Spatial variation in hyperthermia emergency department visits among those with employer-based insurance in the United States - a case-crossover analysis.

Saha S, Brock JW, Vaidyanathan A, Easterling DR, Luber G - Environ Health (2015)

Results from the random effect meta-analysis of odds ratios of hyperthermia-related ED visit associated with maximum temperature grouped by latitude categories. Any MSA with less than 50 observations were excluded. The number in the boxes on top show the number of MSAs included in the meta-analysis for each latitude category. Hyperthermia data on ED visit was obtained from MarketScan research database for 2000–2010.
© Copyright Policy - open-access
Related In: Results  -  Collection

License 1 - License 2
Show All Figures
getmorefigures.php?uid=PMC4352547&req=5

Fig2: Results from the random effect meta-analysis of odds ratios of hyperthermia-related ED visit associated with maximum temperature grouped by latitude categories. Any MSA with less than 50 observations were excluded. The number in the boxes on top show the number of MSAs included in the meta-analysis for each latitude category. Hyperthermia data on ED visit was obtained from MarketScan research database for 2000–2010.
Mentions: For all three temperature metrics, temperature profiles on the day of the ED visit varied across regions. For example, maximum temperature values on the day of an ED visit were higher in the southern climatic regions compared to the northern regions on average, with a range of 93.4°F in ‘South’ and 81.9°F in the ‘Northwest’ (Table 3). Temperature profiles on days of the ED visit were hotter compared to the ‘control’ days across all climate regions. For example, among the MSAs in the ‘Central’ region, the maximum temperature on the day of an ED visit was 4.9°F higher on average compared to the ‘control’ days. However, this pattern was not uniform across regions, as case days in the north were much hotter compared to the south on average. This spatial variation in temperature profiles on days of ED visit led to the examination of the geographic variation in the odds ratio of hyperthermia-related ED visits. The odds ratio for hyperthermia-related ED visit was estimated for 94 MSAs individually which had at least 50 cases of ED visits each in the dataset (Additional file 1: Table S3). Then random-effects meta-analysis was used to derive estimates for each of the U.S. climatic regions and latitude zones. Test of heterogeneity [34] showed that the odds ratios derived for the different geographic groups of the MSAs were significantly different from each other (I2 statistic = 31.1, P < 0.003). The odds ratios for each climatic region were statistically significant, and varied from 1.07 [95% confidence interval: 1.01, 1.15] in the Southwest region to 1.18 [95% confidence interval: 1.15, 1.21] in the East North Central region (Figure 1). The odds ratios for each latitude category were statistically significant, and varied from 1.11 [95% confidence interval: 1.07, 1.14] in the southernmost MSAs to 1.17 [95% confidence interval: 1.14, 1.19] in the northernmost MSAs (Figure 2). Odds ratio of ED visits were relatively higher in the northern MSAs (within 36°N and 42°N latitudes), compared to those below 36°N. Summary results from the meta-analyses using heat index and SSC produced very similar spatial patterns which are presented in the (Additional file 1: Table S4).Table 3

Bottom Line: Random effects meta-analysis was used to combine the odds ratios for 94 Metropolitan Statistical Areas (MSA) to examine the spatial variation by eight latitude categories and nine U.S. climate regions.These results were insensitive to the inclusion of air pollution measures.The meta-analysis showed higher odds ratios of hyperthermia ED visit in the central and the northern parts of the country compared to the south and southwest.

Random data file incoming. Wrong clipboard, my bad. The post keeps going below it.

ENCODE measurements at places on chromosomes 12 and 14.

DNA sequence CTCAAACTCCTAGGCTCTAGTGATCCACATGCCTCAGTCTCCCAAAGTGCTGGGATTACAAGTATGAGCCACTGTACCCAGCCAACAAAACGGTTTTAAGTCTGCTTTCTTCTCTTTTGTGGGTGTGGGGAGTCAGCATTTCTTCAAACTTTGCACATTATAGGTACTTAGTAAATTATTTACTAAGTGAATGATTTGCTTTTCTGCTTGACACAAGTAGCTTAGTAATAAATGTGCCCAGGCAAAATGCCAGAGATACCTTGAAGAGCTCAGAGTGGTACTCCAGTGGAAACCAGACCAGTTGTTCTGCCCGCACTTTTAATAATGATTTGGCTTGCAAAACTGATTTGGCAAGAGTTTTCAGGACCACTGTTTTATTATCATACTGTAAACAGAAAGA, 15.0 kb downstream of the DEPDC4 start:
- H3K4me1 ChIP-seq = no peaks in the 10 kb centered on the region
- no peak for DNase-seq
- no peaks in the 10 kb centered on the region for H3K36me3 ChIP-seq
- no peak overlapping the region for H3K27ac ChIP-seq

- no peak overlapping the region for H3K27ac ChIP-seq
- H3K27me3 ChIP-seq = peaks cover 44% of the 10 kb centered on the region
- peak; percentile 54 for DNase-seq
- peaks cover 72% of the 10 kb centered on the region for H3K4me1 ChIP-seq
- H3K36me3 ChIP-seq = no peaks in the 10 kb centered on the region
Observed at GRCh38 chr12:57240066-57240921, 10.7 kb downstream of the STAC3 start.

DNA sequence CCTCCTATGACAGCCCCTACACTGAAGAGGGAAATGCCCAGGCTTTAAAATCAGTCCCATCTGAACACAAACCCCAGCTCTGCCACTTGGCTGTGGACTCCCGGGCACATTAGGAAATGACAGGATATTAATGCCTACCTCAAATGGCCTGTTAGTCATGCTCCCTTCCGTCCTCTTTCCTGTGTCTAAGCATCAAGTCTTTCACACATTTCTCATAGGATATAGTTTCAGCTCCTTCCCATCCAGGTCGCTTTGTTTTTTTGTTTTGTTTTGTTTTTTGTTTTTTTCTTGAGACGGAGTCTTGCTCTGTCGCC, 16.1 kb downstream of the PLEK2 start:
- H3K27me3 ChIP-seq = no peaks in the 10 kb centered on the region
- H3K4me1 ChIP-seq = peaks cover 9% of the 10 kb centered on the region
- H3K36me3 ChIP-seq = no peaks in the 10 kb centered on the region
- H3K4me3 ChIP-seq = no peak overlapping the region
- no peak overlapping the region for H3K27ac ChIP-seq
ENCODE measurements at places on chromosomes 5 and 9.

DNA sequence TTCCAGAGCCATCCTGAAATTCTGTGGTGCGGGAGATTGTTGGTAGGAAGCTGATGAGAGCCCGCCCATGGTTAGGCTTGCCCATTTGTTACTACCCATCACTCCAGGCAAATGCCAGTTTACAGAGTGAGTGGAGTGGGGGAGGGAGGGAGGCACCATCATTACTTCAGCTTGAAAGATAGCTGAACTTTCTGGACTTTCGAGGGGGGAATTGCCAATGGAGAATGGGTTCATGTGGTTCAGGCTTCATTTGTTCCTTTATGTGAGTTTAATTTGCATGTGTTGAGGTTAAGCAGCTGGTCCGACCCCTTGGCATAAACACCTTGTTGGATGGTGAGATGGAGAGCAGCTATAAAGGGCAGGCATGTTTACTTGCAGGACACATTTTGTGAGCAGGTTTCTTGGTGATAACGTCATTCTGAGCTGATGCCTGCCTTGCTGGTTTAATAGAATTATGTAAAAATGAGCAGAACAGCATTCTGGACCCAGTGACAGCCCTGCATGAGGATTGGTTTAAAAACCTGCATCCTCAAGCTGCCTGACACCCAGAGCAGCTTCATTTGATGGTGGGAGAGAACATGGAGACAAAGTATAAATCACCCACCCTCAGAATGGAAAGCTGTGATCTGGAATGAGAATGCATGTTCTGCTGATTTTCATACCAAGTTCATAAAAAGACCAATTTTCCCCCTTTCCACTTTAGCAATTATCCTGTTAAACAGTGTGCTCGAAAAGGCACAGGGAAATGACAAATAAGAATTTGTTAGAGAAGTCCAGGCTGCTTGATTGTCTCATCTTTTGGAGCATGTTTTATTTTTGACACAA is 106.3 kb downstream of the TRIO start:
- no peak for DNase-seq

View Article: PubMed Central - PubMed

Affiliation: Climate and Health Program, Division of Environmental Hazards and Health Effects, National Center for Environmental Health, Centers for Disease Control and Prevention, Atlanta, 30341, GA, USA. ssaha@cdc.gov.

ABSTRACT

Background: Predictions of intense heat waves across the United States will lead to localized health impacts, most of which are preventable. There is a need to better understand the spatial variation in the morbidity impacts associated with extreme heat across the country to prevent such adverse health outcomes.

Methods: Hyperthermia-related emergency department (ED) visits were obtained from the Truven Health MarketScan(®) Research dataset for 2000-2010. Three measures of daily ambient heat were constructed using meteorological observations from the National Climatic Data Center (maximum temperature, heat index) and the Spatial Synoptic Classification. Using a time-stratified case crossover approach, odds ratio of hyperthermia-related ED visit were estimated for the three different heat measures. Random effects meta-analysis was used to combine the odds ratios for 94 Metropolitan Statistical Areas (MSA) to examine the spatial variation by eight latitude categories and nine U.S. climate regions.

Results: Examination of lags for all three temperature measures showed that the odds ratio of ED visit was statistically significant and highest on the day of the ED visit. For heat waves lasting two or more days, additional statistically significant association was observed when heat index and synoptic classification was used as the temperature measure. These results were insensitive to the inclusion of air pollution measures. On average, the maximum temperature on the day of an ED visit was 93.4°F in 'South' and 81.9°F in the 'Northwest' climatic regions of United States. The meta-analysis showed higher odds ratios of hyperthermia ED visit in the central and the northern parts of the country compared to the south and southwest.

Conclusion: The results showed spatial variation in average temperature on days of ED visit and odds ratio for hyperthermia ED visits associated with extreme heat across United States. This suggests that heat response plans need to be customized for different regions and the potential role of hyperthermia ED visits in syndromic surveillance for extreme heat.

Show MeSH
Related in: MedlinePlus